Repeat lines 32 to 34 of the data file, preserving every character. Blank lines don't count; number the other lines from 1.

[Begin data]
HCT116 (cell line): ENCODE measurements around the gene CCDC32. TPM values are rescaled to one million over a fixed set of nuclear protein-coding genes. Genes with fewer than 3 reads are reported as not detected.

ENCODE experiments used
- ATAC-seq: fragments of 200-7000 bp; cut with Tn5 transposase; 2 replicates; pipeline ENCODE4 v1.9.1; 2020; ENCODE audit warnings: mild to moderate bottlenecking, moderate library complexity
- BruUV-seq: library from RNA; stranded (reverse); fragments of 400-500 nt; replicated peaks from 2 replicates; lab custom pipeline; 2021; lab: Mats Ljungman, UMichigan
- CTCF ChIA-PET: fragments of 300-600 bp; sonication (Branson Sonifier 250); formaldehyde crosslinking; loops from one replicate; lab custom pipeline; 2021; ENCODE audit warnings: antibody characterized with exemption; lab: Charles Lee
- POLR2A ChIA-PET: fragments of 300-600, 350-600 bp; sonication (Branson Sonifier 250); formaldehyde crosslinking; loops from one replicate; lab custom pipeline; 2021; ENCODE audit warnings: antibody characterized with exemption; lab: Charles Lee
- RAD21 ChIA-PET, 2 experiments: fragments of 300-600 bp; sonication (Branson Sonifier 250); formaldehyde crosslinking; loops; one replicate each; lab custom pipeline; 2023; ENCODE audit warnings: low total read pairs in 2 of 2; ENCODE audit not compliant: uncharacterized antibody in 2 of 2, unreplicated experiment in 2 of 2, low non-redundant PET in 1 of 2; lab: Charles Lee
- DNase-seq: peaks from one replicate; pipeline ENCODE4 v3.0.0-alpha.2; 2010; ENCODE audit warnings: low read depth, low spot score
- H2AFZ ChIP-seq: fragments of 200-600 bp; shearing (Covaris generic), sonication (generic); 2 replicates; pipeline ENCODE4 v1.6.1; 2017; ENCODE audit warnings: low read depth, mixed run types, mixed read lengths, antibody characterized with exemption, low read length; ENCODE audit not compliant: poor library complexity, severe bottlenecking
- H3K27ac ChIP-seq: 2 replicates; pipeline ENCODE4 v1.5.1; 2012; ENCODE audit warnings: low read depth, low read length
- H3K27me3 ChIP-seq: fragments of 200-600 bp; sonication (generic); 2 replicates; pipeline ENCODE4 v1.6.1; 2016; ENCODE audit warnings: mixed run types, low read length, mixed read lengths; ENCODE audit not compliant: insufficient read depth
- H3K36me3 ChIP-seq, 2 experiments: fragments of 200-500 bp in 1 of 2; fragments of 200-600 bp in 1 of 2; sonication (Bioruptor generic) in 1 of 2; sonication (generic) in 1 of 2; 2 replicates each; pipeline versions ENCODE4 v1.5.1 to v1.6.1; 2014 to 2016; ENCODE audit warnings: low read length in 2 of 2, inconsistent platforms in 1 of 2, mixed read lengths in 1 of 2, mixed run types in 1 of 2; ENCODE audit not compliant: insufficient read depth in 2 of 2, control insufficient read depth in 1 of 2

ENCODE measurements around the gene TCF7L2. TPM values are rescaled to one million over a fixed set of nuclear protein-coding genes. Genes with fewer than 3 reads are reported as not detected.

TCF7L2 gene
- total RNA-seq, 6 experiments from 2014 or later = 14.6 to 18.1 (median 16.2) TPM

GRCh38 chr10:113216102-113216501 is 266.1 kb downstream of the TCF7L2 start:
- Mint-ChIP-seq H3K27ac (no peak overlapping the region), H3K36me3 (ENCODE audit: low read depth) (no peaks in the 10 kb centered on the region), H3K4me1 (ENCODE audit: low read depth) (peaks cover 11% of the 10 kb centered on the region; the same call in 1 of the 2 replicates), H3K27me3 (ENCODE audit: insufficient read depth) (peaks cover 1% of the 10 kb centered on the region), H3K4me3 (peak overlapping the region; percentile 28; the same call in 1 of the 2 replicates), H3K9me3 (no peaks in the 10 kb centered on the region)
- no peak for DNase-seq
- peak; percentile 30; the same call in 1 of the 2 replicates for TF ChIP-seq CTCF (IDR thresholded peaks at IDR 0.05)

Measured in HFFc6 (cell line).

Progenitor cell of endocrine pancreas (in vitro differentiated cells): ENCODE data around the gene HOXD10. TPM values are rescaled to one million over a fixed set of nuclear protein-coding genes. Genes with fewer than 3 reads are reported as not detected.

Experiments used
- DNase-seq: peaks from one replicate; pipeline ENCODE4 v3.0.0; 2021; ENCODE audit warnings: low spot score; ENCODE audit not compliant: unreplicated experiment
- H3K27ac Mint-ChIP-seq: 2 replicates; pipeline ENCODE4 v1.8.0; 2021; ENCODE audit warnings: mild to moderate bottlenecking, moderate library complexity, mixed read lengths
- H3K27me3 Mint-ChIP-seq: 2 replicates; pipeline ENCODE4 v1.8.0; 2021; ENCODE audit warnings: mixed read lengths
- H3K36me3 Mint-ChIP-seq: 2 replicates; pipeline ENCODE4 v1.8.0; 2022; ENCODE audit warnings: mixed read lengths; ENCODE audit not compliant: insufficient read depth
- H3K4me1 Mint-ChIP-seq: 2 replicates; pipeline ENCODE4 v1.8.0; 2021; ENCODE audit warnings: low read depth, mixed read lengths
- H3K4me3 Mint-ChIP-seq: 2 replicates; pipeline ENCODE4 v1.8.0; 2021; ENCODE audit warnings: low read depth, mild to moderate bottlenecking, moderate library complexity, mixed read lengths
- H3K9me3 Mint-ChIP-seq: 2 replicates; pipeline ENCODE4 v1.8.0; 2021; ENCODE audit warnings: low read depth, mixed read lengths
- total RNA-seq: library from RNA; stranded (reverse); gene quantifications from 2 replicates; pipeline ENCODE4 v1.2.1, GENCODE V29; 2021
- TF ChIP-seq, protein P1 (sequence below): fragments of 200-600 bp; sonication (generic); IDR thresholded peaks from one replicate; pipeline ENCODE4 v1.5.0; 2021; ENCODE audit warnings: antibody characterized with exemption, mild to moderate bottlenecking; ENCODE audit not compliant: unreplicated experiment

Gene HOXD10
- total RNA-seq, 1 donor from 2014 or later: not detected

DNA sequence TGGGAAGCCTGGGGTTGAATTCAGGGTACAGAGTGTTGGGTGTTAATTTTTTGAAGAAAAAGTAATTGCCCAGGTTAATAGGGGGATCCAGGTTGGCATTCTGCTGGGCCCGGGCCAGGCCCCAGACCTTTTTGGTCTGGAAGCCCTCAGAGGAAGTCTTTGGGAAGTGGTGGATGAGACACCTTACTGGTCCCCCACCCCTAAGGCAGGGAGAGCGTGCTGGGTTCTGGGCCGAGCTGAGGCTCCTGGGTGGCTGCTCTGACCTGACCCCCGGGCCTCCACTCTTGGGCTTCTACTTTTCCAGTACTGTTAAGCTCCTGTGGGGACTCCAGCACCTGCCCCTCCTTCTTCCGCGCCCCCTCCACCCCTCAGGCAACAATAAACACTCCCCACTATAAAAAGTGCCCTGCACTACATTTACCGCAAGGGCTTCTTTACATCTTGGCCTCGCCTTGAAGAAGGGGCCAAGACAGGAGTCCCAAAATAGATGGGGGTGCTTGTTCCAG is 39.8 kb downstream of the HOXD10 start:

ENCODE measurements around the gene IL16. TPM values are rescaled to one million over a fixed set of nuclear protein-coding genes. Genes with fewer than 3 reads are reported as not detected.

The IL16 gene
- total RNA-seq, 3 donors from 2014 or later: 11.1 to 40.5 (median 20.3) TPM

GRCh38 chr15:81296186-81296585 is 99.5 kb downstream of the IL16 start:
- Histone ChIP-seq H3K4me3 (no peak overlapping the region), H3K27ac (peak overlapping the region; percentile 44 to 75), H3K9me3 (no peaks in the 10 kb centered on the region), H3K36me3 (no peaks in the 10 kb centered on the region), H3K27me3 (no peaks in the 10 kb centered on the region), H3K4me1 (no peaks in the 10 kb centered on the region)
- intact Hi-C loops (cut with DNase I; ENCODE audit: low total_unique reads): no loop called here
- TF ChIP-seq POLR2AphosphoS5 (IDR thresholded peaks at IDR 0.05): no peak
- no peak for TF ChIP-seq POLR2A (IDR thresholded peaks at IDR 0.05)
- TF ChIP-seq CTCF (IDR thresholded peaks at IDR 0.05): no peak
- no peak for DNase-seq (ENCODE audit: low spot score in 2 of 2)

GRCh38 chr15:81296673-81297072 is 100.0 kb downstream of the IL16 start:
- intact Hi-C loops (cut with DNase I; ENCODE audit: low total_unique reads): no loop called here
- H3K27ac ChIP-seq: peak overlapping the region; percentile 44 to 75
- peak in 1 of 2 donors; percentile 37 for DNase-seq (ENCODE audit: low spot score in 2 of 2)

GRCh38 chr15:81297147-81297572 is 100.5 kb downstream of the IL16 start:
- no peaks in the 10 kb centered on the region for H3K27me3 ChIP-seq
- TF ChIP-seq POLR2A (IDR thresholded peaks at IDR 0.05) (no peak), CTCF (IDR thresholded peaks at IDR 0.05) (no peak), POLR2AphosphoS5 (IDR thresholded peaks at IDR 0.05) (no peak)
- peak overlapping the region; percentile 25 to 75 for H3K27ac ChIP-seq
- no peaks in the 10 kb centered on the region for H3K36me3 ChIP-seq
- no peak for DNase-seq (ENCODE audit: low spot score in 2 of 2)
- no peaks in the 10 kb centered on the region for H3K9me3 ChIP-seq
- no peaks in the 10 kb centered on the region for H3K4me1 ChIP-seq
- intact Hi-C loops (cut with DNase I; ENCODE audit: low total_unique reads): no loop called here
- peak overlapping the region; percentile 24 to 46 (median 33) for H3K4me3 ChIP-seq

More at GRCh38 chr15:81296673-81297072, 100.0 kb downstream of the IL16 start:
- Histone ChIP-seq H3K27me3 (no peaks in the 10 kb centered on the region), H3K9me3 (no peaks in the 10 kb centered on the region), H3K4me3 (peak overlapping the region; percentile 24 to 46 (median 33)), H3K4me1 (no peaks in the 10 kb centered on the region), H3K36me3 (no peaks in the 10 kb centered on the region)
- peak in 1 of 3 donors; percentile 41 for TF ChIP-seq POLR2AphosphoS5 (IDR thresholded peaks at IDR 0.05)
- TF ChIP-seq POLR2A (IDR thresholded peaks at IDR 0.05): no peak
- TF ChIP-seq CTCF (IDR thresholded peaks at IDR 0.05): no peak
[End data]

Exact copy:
Gene HOXD10
- total RNA-seq, 1 donor from 2014 or later: not detected

DNA sequence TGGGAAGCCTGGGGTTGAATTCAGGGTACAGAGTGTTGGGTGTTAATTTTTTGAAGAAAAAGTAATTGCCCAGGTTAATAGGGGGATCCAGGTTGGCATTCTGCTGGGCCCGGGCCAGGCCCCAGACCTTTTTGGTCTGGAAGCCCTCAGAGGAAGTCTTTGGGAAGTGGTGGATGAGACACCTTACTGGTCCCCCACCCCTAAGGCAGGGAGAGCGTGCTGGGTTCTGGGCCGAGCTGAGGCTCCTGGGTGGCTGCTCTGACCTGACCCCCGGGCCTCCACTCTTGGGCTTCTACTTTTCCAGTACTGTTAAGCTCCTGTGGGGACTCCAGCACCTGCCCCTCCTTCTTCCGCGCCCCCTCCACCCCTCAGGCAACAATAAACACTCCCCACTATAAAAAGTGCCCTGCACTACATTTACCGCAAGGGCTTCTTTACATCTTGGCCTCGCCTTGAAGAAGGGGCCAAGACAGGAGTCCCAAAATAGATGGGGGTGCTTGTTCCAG is 39.8 kb downstream of the HOXD10 start: